What exactly is austism?

  • #1
I have a friend who has autism. I like to talk to him, but every time we do he always freaks out and has these little fits. I have tried to research information about autism but nothing seems to help. I’ve tried talking to him about autism but he can never stay on the subject for very long. I would like to know and understand his condition so I won't be so confused and upset. I would like to help him. How do I?
 

Answers and Replies

  • #2
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I have a friend who has autism. I like to talk to him, but every time we do he always freaks out and has these little fits. I have tried to research information about autism but nothing seems to help. I’ve tried talking to him about autism but he can never stay on the subject for very long. I would like to know and understand his condition so I won't be so confused and upset. I would like to help him. How do I?
I think it's sweet of you that you try to help him, but I don't think that there's any way to help him. The best you can do is to do things that won't upset him. I don't know what that is, but you could find that out.

Autism is a mental illness that causes people to be unable to relate to others. They don't understand and see the world we do. For example, they often don't see body talk or sarcasm. This causes them to have a very different view on the world. If you're feeling confused and upset, then try to imagine standing in his shoes, other people confuse and upset him even more!!

Try to get to know him a little better (this is probably very difficult). See what he likes and what he doesn't like, maybe ask him about it. Good luck anways!!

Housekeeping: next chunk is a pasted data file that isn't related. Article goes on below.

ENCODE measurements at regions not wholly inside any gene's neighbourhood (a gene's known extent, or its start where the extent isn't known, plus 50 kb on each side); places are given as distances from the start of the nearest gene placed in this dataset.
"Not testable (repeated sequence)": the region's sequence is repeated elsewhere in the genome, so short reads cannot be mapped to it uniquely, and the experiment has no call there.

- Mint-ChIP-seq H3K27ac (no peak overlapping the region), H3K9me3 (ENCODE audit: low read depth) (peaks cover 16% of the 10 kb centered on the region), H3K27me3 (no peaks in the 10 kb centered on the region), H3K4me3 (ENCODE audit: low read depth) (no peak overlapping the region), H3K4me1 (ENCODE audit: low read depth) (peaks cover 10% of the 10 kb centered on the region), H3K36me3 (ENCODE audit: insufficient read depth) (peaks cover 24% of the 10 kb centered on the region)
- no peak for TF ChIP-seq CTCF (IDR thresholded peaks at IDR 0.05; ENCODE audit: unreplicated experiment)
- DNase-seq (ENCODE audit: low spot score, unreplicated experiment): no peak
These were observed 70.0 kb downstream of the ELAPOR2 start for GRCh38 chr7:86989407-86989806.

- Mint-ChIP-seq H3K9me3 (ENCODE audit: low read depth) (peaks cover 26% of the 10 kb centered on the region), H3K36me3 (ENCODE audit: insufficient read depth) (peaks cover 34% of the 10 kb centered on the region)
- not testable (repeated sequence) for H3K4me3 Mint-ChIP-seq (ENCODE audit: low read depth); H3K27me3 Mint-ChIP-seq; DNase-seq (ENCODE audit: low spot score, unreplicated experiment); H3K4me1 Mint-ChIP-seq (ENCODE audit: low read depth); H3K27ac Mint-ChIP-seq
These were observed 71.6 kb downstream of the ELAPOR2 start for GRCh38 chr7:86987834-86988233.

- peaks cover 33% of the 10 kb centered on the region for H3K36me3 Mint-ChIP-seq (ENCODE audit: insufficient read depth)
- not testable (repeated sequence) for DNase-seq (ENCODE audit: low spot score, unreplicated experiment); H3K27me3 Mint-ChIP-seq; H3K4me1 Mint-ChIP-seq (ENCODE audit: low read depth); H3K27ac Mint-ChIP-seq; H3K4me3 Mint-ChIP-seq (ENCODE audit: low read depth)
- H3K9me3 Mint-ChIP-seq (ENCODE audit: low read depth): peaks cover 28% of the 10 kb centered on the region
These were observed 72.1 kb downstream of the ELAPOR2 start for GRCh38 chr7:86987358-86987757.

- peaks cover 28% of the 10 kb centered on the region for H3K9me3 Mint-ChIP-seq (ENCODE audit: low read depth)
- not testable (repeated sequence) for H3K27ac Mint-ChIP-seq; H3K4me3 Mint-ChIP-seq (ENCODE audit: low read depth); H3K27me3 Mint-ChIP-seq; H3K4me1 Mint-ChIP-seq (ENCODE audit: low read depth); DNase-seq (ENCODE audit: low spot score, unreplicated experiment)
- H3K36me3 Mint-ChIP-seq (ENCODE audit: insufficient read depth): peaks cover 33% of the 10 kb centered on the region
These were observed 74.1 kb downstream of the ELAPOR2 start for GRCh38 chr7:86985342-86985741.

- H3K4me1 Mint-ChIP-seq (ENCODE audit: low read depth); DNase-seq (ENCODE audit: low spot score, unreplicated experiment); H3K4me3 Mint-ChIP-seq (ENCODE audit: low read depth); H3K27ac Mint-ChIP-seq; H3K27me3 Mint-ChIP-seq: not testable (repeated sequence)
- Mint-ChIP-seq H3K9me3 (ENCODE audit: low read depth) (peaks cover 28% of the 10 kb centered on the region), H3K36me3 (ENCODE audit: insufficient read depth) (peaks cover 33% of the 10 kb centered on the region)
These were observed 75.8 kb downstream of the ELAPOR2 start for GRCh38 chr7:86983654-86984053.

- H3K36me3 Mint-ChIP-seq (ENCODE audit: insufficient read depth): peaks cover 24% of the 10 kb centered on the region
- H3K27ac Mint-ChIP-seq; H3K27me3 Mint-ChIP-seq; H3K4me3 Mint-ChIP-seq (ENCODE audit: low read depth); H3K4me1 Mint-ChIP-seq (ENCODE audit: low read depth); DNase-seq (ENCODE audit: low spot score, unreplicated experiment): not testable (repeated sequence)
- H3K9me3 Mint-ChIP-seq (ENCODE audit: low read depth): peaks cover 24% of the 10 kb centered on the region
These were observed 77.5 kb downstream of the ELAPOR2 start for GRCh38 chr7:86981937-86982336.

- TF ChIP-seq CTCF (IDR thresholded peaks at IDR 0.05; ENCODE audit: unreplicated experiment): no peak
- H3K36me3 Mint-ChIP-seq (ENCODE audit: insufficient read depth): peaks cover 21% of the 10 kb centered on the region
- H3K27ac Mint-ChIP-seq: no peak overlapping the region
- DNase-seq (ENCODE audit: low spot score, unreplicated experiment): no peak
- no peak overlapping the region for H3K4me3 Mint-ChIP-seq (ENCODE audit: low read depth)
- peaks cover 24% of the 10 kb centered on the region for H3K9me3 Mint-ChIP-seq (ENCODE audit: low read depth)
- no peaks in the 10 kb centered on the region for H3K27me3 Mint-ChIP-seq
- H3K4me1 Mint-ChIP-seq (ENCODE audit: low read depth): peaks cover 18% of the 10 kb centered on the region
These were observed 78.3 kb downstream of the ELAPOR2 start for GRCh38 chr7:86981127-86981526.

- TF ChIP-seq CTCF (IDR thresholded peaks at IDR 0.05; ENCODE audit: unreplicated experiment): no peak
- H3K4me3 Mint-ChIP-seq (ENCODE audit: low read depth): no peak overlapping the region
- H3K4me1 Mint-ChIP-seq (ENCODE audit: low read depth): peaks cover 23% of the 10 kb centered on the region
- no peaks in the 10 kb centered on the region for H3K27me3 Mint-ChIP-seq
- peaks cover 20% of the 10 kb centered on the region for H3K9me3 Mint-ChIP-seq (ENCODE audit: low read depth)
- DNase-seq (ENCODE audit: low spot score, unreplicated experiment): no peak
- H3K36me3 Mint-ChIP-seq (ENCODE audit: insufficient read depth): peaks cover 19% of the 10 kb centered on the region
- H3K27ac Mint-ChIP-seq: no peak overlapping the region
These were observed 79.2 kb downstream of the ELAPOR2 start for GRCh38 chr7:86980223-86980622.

• #3
Pythagorean
Gold Member
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I would classify autism as a neurodevelopmental disorder rather than a "mental disorder" to clarify it further. It's very strongly biological. Not to say that there aren't social/psychological approaches that can help treat autism, but it's not something that can be "cured" through therapy.
 
  • #4
cep
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0
The physiology of autism is still up in the air. There are theories as to its causes, some more credible than others, but we don't really know. Currently, doctors diagnose autism based on a checklist of characteristics describing an individual's social and communicative development. Significant impairment in both these areas is necessary and sufficient to diagnose autism; however, individuals with autism may have other forms of developmental delay, as well. Other factors, such as a fixation on particular objects or a tendency for repetitive behaviors, also factor into diagnosis. Often times, autistic individuals also have problems with anxiety or attention deficit disorder.

Regarding your friend, the "fits" he has are probably not a reflection of you or anything you're doing. Without more information on his behavior, I can't really say for sure, but it's probably just a sort of social tic-- unless he's really distressed, it's probably nothing to worry about or even really draw attention to outside of a therapeutic context. Does that help at all?
 
  • #5
6
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great info, thanks

regards.
 

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